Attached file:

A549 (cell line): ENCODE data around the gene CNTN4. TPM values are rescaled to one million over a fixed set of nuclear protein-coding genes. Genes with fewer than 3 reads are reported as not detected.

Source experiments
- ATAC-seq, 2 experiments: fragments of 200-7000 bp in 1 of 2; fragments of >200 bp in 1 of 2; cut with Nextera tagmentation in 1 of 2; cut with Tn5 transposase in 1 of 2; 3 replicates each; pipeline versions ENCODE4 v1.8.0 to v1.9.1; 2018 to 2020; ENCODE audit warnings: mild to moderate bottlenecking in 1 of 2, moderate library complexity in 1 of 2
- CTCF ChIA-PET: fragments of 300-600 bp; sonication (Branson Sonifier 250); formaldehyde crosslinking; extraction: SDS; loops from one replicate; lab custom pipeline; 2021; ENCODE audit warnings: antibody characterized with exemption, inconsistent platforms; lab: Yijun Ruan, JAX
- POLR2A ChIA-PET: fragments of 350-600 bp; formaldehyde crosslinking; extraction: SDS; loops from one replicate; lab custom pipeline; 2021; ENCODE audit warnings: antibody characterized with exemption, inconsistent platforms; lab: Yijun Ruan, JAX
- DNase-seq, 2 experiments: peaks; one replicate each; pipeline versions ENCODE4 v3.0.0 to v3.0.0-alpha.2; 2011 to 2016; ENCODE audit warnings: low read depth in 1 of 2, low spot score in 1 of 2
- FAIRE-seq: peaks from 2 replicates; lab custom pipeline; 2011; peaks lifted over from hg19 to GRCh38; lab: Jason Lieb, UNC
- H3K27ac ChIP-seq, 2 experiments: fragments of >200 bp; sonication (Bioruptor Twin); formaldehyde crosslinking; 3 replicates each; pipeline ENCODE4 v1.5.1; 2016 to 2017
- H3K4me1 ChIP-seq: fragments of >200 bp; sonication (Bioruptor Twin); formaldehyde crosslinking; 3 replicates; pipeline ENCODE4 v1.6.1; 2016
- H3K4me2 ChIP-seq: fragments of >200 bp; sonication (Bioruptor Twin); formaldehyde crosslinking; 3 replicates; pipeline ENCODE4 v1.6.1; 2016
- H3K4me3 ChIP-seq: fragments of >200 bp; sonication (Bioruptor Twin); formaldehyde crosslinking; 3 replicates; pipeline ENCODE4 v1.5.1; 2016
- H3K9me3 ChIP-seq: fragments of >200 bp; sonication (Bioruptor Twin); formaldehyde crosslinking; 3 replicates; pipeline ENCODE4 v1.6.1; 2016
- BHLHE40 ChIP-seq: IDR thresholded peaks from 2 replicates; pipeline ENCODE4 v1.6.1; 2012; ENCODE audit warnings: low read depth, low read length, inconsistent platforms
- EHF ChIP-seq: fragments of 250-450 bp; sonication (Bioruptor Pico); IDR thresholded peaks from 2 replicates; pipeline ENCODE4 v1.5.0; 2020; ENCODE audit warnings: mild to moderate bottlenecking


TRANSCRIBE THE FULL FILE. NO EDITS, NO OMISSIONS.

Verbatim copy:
A549 (cell line): ENCODE data around the gene CNTN4. TPM values are rescaled to one million over a fixed set of nuclear protein-coding genes. Genes with fewer than 3 reads are reported as not detected.

Source experiments
- ATAC-seq, 2 experiments: fragments of 200-7000 bp in 1 of 2; fragments of >200 bp in 1 of 2; cut with Nextera tagmentation in 1 of 2; cut with Tn5 transposase in 1 of 2; 3 replicates each; pipeline versions ENCODE4 v1.8.0 to v1.9.1; 2018 to 2020; ENCODE audit warnings: mild to moderate bottlenecking in 1 of 2, moderate library complexity in 1 of 2
- CTCF ChIA-PET: fragments of 300-600 bp; sonication (Branson Sonifier 250); formaldehyde crosslinking; extraction: SDS; loops from one replicate; lab custom pipeline; 2021; ENCODE audit warnings: antibody characterized with exemption, inconsistent platforms; lab: Yijun Ruan, JAX
- POLR2A ChIA-PET: fragments of 350-600 bp; formaldehyde crosslinking; extraction: SDS; loops from one replicate; lab custom pipeline; 2021; ENCODE audit warnings: antibody characterized with exemption, inconsistent platforms; lab: Yijun Ruan, JAX
- DNase-seq, 2 experiments: peaks; one replicate each; pipeline versions ENCODE4 v3.0.0 to v3.0.0-alpha.2; 2011 to 2016; ENCODE audit warnings: low read depth in 1 of 2, low spot score in 1 of 2
- FAIRE-seq: peaks from 2 replicates; lab custom pipeline; 2011; peaks lifted over from hg19 to GRCh38; lab: Jason Lieb, UNC
- H3K27ac ChIP-seq, 2 experiments: fragments of >200 bp; sonication (Bioruptor Twin); formaldehyde crosslinking; 3 replicates each; pipeline ENCODE4 v1.5.1; 2016 to 2017
- H3K4me1 ChIP-seq: fragments of >200 bp; sonication (Bioruptor Twin); formaldehyde crosslinking; 3 replicates; pipeline ENCODE4 v1.6.1; 2016
- H3K4me2 ChIP-seq: fragments of >200 bp; sonication (Bioruptor Twin); formaldehyde crosslinking; 3 replicates; pipeline ENCODE4 v1.6.1; 2016
- H3K4me3 ChIP-seq: fragments of >200 bp; sonication (Bioruptor Twin); formaldehyde crosslinking; 3 replicates; pipeline ENCODE4 v1.5.1; 2016
- H3K9me3 ChIP-seq: fragments of >200 bp; sonication (Bioruptor Twin); formaldehyde crosslinking; 3 replicates; pipeline ENCODE4 v1.6.1; 2016
- BHLHE40 ChIP-seq: IDR thresholded peaks from 2 replicates; pipeline ENCODE4 v1.6.1; 2012; ENCODE audit warnings: low read depth, low read length, inconsistent platforms
- EHF ChIP-seq: fragments of 250-450 bp; sonication (Bioruptor Pico); IDR thresholded peaks from 2 replicates; pipeline ENCODE4 v1.5.0; 2020; ENCODE audit warnings: mild to moderate bottlenecking